Younger ticket buyers are in the minority at Williams Arena, a near 100-year-old facility loved by many but disparaged by others. Buying season tickets requires a commitment of time and money that many Minnesotans aren’t willing to make right now for Gophers basketball.

The proof is in the numbers.

Worth Noting

Filling up Big Ten football stadiums is challenging. Despite a winning program and minimal competition for the sports dollar, Iowa is offering three-game mini-plans starting at $150.

Potential number: It might take a new deal that pays about $23 million in the first season to satisfy Vikings defensive end Danielle Hunter.

Among the over 100 campers at P.J. Fleck’s Minneapolis football camp last week was quarterback Kyle McCormick from California. While there are highly recruited high school players at camps like Fleck’s, many preps like McCormick are trying to get noticed.

“He (Kyle) absolutely loves P.J. Fleck and (offensive coordinator) Mike Sanford,” said Kyle’s dad. Lee McCormick, a 1980 graduate of Golden Valley High School, became a fan of Fleck when the Gopher head coach was leading Western Michigan to prominence.

Lee admires Fleck’s energy, values and success, and he told Sports Headliners it would be a “dream” to have Kyle, who has an offer from Yale, play for Minnesota. Kyle, a 6-foot-1, 190-pound pro style passer heading into his senior year, will compete for the starting quarterback job this summer at La Costa Canyon High School in San Diego County.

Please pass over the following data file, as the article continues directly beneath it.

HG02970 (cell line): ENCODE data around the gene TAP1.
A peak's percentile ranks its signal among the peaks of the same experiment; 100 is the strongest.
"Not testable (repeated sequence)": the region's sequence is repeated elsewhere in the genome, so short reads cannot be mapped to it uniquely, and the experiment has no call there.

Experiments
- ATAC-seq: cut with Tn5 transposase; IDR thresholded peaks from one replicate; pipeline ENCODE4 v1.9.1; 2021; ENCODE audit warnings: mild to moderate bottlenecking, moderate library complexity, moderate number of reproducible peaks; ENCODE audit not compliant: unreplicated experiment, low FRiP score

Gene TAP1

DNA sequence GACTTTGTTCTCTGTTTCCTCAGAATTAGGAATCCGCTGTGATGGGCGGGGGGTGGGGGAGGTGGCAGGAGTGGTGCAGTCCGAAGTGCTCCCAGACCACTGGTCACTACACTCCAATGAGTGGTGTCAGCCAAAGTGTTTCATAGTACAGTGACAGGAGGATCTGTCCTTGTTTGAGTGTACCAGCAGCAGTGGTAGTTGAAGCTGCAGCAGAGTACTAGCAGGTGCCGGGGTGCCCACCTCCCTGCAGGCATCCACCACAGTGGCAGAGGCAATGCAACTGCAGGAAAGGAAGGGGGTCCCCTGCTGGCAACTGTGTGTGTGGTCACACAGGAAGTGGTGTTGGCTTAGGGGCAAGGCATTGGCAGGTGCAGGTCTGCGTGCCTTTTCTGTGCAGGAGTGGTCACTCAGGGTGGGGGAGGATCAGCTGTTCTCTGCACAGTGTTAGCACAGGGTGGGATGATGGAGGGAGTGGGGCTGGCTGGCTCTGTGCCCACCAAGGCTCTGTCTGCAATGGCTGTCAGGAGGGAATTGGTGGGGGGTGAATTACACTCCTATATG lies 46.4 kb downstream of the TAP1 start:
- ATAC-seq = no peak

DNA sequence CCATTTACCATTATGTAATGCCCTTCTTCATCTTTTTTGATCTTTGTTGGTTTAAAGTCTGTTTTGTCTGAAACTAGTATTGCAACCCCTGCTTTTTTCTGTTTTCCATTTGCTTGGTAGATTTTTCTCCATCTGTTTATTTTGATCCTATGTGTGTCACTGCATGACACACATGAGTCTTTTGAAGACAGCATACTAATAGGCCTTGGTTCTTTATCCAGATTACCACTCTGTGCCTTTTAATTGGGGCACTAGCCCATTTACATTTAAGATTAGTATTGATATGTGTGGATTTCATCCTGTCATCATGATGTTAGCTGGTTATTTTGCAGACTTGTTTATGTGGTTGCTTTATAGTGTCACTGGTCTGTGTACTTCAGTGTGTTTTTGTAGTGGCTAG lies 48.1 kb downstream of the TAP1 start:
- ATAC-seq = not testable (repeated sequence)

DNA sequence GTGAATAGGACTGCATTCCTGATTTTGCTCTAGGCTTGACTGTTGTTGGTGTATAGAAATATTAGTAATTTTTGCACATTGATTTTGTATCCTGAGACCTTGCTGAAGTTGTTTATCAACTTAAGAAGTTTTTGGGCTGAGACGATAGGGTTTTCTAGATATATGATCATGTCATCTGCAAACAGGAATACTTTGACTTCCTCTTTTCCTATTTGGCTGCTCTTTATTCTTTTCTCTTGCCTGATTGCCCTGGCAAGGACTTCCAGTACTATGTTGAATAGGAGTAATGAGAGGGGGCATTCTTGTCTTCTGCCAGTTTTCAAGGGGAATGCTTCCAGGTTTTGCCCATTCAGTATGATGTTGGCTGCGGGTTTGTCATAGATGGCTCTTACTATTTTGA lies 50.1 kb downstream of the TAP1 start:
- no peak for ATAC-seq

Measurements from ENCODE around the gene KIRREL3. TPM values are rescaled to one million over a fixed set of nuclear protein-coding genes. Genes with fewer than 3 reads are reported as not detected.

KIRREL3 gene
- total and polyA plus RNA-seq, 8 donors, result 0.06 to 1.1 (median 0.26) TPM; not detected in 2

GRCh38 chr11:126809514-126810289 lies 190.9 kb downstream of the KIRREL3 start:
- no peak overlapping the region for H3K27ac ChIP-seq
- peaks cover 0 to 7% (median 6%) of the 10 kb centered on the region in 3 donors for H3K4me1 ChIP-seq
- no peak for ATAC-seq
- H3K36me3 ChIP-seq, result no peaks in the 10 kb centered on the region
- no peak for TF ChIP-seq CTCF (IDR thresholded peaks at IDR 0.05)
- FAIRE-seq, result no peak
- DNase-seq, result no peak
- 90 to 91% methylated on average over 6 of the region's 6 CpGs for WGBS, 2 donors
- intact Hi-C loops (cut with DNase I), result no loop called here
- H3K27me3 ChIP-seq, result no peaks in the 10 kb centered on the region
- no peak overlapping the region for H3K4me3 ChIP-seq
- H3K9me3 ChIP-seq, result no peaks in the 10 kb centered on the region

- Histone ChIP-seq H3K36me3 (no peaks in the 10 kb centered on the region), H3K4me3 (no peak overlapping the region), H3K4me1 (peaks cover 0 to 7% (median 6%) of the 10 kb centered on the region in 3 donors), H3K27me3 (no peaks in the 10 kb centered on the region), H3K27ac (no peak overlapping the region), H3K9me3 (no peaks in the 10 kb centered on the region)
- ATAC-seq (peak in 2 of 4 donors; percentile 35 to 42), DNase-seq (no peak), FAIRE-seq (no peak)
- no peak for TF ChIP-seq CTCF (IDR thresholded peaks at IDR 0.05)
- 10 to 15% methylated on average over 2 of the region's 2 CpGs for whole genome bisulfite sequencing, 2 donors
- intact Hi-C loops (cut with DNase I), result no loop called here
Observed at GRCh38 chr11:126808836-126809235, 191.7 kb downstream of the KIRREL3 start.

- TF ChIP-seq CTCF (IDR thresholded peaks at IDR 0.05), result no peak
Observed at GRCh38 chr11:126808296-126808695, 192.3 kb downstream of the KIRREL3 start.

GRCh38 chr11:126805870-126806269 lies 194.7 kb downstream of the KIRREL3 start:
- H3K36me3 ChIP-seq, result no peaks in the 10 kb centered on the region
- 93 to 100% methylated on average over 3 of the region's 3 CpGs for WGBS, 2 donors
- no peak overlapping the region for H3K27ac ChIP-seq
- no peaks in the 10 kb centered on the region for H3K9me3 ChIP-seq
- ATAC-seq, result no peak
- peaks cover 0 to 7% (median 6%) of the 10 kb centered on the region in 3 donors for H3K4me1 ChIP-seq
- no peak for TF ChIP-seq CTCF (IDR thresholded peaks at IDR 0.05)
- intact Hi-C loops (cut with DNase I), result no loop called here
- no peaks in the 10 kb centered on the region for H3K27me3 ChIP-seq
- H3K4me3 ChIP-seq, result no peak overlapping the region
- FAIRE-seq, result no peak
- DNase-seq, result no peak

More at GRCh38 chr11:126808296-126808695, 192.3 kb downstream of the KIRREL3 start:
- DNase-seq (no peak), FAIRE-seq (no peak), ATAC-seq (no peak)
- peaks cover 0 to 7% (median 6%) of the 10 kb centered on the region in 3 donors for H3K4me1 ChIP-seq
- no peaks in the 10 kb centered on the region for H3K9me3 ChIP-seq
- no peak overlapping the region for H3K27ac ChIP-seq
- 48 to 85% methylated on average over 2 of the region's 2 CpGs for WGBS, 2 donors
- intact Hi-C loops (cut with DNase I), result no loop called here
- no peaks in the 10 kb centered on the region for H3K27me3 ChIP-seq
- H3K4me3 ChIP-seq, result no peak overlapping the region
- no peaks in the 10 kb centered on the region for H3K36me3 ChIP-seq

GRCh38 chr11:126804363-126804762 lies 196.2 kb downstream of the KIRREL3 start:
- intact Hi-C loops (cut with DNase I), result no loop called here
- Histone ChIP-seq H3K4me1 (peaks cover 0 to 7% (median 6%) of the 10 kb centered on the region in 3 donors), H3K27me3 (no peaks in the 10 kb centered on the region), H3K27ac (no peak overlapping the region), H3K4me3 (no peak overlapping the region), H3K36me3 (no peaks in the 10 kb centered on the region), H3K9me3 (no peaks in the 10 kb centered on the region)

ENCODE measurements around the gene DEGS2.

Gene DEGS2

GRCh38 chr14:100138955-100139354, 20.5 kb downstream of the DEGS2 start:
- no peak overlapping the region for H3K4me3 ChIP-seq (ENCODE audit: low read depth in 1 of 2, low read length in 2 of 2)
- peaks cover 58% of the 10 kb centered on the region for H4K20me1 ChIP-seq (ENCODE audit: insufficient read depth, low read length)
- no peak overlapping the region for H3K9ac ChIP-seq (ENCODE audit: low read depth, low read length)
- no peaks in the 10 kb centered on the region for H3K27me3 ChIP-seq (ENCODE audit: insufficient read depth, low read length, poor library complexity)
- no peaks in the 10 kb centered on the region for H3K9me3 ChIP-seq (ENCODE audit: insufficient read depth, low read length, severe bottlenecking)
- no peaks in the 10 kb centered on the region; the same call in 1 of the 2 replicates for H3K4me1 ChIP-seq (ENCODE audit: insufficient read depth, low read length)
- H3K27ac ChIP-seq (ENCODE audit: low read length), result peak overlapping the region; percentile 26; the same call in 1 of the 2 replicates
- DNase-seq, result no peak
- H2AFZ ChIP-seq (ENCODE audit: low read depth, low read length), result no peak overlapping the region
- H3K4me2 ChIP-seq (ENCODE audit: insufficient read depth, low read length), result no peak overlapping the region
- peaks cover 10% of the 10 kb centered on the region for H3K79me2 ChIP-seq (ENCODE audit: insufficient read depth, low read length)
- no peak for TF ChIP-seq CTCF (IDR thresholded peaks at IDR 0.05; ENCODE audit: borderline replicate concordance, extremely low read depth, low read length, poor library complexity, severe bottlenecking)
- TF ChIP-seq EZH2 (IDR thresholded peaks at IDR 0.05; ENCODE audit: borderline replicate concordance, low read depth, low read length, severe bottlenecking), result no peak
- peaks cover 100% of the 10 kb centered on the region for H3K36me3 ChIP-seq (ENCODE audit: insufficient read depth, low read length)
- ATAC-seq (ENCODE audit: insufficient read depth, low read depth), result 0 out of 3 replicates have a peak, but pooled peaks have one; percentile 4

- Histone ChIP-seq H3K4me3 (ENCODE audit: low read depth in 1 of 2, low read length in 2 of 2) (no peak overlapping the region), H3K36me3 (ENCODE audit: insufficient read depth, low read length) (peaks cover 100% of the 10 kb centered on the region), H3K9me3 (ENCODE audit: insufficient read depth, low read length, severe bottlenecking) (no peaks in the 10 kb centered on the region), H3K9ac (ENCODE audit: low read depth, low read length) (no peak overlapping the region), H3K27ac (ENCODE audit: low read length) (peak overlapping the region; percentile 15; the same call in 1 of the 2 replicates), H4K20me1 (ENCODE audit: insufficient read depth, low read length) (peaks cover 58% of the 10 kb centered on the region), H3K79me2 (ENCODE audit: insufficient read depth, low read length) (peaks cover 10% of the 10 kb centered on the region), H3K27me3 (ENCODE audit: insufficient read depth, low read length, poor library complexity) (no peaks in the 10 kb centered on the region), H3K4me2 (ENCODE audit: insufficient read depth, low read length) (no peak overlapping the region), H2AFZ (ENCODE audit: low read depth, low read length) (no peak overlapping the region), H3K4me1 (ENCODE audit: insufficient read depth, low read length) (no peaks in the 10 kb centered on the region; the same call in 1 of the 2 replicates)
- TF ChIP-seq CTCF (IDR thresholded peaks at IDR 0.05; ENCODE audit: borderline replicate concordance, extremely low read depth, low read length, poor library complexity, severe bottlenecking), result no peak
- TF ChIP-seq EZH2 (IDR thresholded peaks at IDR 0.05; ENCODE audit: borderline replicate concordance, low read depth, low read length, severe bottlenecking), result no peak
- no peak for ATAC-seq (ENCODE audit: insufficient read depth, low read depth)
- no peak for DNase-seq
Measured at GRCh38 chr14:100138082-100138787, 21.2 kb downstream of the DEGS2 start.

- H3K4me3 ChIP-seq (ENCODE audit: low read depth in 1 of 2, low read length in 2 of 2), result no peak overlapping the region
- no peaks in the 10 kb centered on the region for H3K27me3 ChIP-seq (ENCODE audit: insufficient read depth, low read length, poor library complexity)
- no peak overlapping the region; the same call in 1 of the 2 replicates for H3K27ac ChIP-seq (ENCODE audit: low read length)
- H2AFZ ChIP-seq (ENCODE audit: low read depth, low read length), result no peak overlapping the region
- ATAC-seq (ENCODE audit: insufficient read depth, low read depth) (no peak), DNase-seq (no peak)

The Minnesota Football Coaches Association is hosting the 57th annual Football Hall of Fame August 13 at the Doubletree, 1500 Park Place Blvd. Inductees are Bill D. Bailey, Starbuck; Karl Deis, Mora; Terry Horan, Concordia College; Mike Plinske, Bethel University; Richard Robinson, Minneapolis North.

Karill Kaprizov

Minnesota Wild owner Craig Leipold talking about three key players his team plans to re-sign before training camp begins: “Kirill Kaprisov, (Kevin) Fiala, (Joel) Eriksson Ek are three players that you go, wow, what exciting players. What potential going forward.”

Two words not often associated with the NHL: Gentlemanly conduct. Minnesota Wild captain Jared Spurgeon is a finalist for The Lady Byng Memorial Trophy presented annually to an NHL player “adjudged to have exhibited the best type of sportsmanship and gentlemanly conduct combined with a high standard of playing ability.”

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About Author


David Shama

David Shama is a former sports editor and columnist with local publications. His writing and reporting experiences include covering the Minnesota Vikings, Minnesota Twins, Minnesota Timberwolves and Minnesota Gophers. Shama’s career experiences also include sports marketing. He is the former Marketing Director of the Minnesota North Stars of the NHL. He is also the former Marketing Director of the United States Tennis Association’s Northern Section. A native of Minneapolis, Shama has been part of the community his entire life. He is a graduate of the University of Minnesota where he majored in journalism. He also has a Master’s degree in education from the University of St. Thomas. He was a member of the Governor’s NBA’s Task Force to help create interest in bringing pro basketball to town in the 1980s.